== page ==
"Prematurity is a common, serious problem in America and unfortunately, the number of preterm births is rising each year," said Scott D. Berns, M.D., M.P.H., FAAP, vice president for chapter programs of the March of Dimes. "Too many babies are born extremely premature in this country, and the result is that many of them die in the hospital or suffer lifelong consequences, including cerebral palsy, mental retardation, chronic lung disease, blindness and hearing loss."
"More research on the underlying causes of preterm birth is needed if we are to reverse this trend," Dr. Berns said. "The March of Dimes wants to prevent prematurity from occurring in the first place -- we want every birth to be a healthy one."
This British study is the largest to date of babies born at 22 to 25 weeks of gestation with followup to early school age. Among the findings is that 41 percent of the extremely premature group have severe or moderate mental impairment at six years of age, compared to only 2 percent of a comparison group of classmates born full term. Only 20 percent of the children born extremely premature have no neuromotor or mental disability.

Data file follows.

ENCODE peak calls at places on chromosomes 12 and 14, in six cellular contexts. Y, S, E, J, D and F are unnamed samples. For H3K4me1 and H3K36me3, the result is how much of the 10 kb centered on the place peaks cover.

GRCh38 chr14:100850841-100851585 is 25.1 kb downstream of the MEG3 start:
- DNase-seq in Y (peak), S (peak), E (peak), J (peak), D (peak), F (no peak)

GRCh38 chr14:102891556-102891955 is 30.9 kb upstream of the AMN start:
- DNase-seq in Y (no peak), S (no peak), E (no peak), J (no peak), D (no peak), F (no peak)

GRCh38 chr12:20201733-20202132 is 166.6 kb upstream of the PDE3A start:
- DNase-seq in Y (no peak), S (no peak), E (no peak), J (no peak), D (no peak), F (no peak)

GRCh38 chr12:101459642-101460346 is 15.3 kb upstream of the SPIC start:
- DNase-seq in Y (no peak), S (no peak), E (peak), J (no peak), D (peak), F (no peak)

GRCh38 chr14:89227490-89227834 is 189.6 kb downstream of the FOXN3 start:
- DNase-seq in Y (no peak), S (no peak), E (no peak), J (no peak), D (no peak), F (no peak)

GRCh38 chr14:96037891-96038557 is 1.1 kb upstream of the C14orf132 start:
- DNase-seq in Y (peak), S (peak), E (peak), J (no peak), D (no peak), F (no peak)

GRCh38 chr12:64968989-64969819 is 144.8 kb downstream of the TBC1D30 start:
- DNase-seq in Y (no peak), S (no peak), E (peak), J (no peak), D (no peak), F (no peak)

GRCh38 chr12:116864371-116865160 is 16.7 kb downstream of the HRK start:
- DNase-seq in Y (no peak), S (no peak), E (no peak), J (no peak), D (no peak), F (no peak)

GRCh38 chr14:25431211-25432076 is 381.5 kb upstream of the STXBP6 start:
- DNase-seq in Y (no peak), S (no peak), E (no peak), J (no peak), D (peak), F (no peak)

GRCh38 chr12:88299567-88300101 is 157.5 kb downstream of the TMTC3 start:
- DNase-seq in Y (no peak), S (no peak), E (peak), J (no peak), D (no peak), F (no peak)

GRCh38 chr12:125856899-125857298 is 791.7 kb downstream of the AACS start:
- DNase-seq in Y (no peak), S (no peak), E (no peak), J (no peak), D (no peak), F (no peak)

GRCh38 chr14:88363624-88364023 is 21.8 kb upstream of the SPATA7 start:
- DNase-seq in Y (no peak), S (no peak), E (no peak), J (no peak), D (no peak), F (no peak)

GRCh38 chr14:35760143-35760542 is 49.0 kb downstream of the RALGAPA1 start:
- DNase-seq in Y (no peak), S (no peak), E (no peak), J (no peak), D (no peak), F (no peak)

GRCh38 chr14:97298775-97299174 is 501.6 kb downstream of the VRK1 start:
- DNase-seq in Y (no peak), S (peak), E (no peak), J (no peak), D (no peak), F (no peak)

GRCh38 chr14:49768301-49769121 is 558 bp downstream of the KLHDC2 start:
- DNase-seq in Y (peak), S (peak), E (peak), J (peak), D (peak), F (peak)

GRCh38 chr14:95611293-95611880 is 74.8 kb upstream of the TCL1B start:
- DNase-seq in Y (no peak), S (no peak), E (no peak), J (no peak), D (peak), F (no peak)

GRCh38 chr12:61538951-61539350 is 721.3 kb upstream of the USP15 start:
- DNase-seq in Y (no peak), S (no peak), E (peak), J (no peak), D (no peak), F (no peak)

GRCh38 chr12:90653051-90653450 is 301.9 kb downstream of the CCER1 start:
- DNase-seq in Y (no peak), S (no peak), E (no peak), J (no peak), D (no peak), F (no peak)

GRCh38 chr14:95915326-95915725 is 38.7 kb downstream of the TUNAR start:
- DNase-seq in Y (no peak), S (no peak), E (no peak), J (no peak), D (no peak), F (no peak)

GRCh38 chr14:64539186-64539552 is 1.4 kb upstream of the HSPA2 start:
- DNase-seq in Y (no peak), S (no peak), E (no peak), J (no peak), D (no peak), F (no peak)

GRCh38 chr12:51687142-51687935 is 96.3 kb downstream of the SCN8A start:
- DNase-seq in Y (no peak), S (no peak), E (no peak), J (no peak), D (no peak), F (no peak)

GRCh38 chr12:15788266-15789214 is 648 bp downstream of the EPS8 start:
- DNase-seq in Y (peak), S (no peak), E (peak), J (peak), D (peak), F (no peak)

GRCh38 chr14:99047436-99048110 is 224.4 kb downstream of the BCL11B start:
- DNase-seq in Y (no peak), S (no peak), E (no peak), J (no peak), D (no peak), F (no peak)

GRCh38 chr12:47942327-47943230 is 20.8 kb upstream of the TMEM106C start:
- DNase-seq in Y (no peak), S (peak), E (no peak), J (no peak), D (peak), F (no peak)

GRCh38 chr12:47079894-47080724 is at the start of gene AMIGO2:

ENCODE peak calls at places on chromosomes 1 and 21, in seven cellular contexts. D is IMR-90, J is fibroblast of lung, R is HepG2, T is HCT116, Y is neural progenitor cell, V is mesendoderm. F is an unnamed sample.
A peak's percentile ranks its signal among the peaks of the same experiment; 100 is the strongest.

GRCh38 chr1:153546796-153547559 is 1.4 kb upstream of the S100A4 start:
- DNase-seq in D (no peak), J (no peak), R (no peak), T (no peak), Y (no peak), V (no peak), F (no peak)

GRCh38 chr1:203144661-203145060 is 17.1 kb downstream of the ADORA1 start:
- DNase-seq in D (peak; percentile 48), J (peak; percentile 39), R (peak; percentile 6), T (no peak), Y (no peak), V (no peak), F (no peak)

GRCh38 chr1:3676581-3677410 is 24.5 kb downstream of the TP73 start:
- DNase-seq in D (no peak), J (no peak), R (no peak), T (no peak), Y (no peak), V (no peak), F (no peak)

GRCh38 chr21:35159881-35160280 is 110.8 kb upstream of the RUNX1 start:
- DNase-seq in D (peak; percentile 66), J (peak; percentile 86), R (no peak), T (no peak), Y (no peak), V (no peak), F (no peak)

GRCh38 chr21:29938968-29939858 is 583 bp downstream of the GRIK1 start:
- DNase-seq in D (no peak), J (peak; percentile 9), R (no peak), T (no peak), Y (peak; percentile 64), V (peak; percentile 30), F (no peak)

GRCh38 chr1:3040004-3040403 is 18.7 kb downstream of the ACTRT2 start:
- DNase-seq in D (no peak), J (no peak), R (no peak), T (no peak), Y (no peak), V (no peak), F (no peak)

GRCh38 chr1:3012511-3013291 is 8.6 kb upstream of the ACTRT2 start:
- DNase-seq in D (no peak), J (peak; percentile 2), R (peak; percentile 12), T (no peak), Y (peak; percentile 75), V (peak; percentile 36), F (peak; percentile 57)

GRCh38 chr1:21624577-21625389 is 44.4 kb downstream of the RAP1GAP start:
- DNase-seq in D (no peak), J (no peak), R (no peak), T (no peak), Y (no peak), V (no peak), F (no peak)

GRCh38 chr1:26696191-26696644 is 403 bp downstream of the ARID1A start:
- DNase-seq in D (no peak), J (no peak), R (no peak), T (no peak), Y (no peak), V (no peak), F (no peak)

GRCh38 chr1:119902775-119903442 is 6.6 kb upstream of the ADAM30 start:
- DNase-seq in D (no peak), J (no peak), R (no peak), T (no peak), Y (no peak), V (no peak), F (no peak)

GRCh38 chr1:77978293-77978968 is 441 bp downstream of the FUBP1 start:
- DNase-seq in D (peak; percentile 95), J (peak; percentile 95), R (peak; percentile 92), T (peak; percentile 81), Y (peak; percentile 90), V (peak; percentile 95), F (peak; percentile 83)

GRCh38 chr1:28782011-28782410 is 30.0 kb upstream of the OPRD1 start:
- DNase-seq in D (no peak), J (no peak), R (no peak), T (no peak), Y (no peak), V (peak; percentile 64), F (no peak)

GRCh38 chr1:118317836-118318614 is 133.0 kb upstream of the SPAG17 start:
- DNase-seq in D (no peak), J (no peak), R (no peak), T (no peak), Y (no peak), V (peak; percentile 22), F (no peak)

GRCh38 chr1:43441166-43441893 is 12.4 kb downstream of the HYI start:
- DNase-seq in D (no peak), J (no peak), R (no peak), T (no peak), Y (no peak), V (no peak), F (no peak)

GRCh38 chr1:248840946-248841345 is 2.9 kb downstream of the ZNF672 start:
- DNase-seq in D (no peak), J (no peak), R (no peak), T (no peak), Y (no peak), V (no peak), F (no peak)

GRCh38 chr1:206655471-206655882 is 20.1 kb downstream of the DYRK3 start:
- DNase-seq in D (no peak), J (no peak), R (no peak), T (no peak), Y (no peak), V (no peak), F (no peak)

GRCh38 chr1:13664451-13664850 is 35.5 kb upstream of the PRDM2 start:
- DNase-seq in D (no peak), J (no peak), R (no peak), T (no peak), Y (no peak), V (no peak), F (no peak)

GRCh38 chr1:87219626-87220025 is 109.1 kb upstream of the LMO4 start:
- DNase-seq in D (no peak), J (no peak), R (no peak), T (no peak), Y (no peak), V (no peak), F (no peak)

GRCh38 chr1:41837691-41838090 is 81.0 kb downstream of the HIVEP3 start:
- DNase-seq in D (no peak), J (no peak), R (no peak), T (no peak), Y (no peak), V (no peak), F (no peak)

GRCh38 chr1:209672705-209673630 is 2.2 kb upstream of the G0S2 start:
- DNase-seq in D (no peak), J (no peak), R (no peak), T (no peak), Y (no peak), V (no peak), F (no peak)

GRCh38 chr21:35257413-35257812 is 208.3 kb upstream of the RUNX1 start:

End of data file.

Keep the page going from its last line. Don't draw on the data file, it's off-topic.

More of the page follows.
In 2003, the March of Dimes launched a five-year, $75 million Prematurity Campaign that includes more funding for medical research, services and education for women and their providers, and help and hope for families in crisis. It includes March of Dimes NICU Family SupportSM, a national project that provides comfort and information to families with a newborn in the neonatal intensive care unit.
Families who have experienced or are experiencing a preterm birth are invited to visit marchofdimes.com/share, an online community fo
Contact: Michele Kling
March of Dimes Birth Defects Foundation